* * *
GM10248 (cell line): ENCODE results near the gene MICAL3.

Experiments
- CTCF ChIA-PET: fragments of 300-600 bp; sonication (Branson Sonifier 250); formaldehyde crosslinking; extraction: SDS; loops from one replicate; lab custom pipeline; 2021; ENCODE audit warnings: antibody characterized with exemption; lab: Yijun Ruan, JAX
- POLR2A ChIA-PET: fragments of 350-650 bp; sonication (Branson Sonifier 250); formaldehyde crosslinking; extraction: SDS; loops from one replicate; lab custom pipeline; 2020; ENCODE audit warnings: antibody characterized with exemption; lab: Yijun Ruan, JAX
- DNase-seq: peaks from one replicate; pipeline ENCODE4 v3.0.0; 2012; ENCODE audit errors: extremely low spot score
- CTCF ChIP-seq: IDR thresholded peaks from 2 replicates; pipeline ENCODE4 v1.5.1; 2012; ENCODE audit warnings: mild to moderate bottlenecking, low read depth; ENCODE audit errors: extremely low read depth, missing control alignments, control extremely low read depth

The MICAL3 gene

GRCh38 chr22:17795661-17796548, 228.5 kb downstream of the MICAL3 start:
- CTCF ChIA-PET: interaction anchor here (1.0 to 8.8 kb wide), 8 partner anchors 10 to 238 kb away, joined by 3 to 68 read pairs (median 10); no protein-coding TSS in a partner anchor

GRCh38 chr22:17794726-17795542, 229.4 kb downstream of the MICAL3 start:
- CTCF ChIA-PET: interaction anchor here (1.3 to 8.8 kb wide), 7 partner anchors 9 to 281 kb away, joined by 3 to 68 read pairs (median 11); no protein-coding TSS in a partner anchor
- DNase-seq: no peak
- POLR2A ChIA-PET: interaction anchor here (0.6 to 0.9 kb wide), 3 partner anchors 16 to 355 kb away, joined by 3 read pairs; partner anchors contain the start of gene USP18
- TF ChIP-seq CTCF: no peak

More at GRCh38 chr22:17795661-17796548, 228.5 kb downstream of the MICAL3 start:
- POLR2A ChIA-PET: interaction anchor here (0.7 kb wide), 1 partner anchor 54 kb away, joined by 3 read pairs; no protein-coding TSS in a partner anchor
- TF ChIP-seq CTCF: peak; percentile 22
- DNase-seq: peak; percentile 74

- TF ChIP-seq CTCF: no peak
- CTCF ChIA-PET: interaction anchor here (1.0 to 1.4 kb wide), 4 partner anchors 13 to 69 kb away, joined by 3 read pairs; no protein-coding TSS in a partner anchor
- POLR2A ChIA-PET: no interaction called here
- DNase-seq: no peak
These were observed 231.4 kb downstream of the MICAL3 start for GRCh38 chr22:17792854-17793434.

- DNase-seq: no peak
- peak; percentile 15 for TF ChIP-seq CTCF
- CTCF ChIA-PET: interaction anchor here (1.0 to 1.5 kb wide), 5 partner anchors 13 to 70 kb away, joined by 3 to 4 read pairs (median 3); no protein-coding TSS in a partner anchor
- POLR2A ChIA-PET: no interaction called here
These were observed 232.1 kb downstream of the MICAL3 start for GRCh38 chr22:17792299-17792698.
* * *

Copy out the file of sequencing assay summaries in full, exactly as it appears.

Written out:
GM10248 (cell line): ENCODE results near the gene MICAL3.

Experiments
- CTCF ChIA-PET: fragments of 300-600 bp; sonication (Branson Sonifier 250); formaldehyde crosslinking; extraction: SDS; loops from one replicate; lab custom pipeline; 2021; ENCODE audit warnings: antibody characterized with exemption; lab: Yijun Ruan, JAX
- POLR2A ChIA-PET: fragments of 350-650 bp; sonication (Branson Sonifier 250); formaldehyde crosslinking; extraction: SDS; loops from one replicate; lab custom pipeline; 2020; ENCODE audit warnings: antibody characterized with exemption; lab: Yijun Ruan, JAX
- DNase-seq: peaks from one replicate; pipeline ENCODE4 v3.0.0; 2012; ENCODE audit errors: extremely low spot score
- CTCF ChIP-seq: IDR thresholded peaks from 2 replicates; pipeline ENCODE4 v1.5.1; 2012; ENCODE audit warnings: mild to moderate bottlenecking, low read depth; ENCODE audit errors: extremely low read depth, missing control alignments, control extremely low read depth

The MICAL3 gene

GRCh38 chr22:17795661-17796548, 228.5 kb downstream of the MICAL3 start:
- CTCF ChIA-PET: interaction anchor here (1.0 to 8.8 kb wide), 8 partner anchors 10 to 238 kb away, joined by 3 to 68 read pairs (median 10); no protein-coding TSS in a partner anchor

GRCh38 chr22:17794726-17795542, 229.4 kb downstream of the MICAL3 start:
- CTCF ChIA-PET: interaction anchor here (1.3 to 8.8 kb wide), 7 partner anchors 9 to 281 kb away, joined by 3 to 68 read pairs (median 11); no protein-coding TSS in a partner anchor
- DNase-seq: no peak
- POLR2A ChIA-PET: interaction anchor here (0.6 to 0.9 kb wide), 3 partner anchors 16 to 355 kb away, joined by 3 read pairs; partner anchors contain the start of gene USP18
- TF ChIP-seq CTCF: no peak

More at GRCh38 chr22:17795661-17796548, 228.5 kb downstream of the MICAL3 start:
- POLR2A ChIA-PET: interaction anchor here (0.7 kb wide), 1 partner anchor 54 kb away, joined by 3 read pairs; no protein-coding TSS in a partner anchor
- TF ChIP-seq CTCF: peak; percentile 22
- DNase-seq: peak; percentile 74

- TF ChIP-seq CTCF: no peak
- CTCF ChIA-PET: interaction anchor here (1.0 to 1.4 kb wide), 4 partner anchors 13 to 69 kb away, joined by 3 read pairs; no protein-coding TSS in a partner anchor
- POLR2A ChIA-PET: no interaction called here
- DNase-seq: no peak
These were observed 231.4 kb downstream of the MICAL3 start for GRCh38 chr22:17792854-17793434.

- DNase-seq: no peak
- peak; percentile 15 for TF ChIP-seq CTCF
- CTCF ChIA-PET: interaction anchor here (1.0 to 1.5 kb wide), 5 partner anchors 13 to 70 kb away, joined by 3 to 4 read pairs (median 3); no protein-coding TSS in a partner anchor
- POLR2A ChIA-PET: no interaction called here
These were observed 232.1 kb downstream of the MICAL3 start for GRCh38 chr22:17792299-17792698.